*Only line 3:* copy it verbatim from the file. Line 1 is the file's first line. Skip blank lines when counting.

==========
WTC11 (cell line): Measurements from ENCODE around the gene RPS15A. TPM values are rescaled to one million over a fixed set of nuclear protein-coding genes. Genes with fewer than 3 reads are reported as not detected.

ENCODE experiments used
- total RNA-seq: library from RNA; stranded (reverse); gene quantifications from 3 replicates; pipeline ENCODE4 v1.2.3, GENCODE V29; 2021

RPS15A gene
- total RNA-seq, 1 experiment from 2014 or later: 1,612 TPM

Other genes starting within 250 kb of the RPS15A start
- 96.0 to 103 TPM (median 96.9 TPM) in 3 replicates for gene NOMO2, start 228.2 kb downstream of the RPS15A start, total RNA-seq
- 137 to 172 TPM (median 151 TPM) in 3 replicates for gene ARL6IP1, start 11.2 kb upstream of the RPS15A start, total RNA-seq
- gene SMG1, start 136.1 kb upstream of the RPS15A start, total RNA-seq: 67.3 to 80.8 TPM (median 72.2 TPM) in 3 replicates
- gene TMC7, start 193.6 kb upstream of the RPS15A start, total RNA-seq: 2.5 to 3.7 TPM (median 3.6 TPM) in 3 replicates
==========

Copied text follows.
- total RNA-seq: library from RNA; stranded (reverse); gene quantifications from 3 replicates; pipeline ENCODE4 v1.2.3, GENCODE V29; 2021